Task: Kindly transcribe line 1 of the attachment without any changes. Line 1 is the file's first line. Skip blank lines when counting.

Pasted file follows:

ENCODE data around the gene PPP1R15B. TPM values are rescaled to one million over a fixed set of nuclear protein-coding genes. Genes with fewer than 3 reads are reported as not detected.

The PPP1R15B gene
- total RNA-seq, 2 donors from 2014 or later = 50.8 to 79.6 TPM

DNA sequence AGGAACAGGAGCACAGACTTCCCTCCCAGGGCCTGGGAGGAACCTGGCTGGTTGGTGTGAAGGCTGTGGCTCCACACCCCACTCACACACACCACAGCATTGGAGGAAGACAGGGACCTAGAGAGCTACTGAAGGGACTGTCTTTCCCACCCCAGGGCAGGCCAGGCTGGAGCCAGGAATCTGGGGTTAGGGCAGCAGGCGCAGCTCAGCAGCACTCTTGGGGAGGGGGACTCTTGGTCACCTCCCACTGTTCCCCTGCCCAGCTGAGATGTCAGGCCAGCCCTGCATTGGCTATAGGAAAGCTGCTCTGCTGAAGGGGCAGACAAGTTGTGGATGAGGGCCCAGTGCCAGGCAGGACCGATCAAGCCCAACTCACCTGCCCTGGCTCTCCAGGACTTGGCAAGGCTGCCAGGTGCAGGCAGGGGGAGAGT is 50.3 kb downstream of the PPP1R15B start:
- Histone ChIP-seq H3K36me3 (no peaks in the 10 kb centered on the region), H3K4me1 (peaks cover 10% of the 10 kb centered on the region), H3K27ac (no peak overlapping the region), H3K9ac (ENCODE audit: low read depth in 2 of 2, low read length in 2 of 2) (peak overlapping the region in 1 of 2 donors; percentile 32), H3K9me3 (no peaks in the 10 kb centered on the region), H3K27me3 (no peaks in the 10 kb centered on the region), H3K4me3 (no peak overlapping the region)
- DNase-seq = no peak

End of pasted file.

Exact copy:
ENCODE data around the gene PPP1R15B. TPM values are rescaled to one million over a fixed set of nuclear protein-coding genes. Genes with fewer than 3 reads are reported as not detected.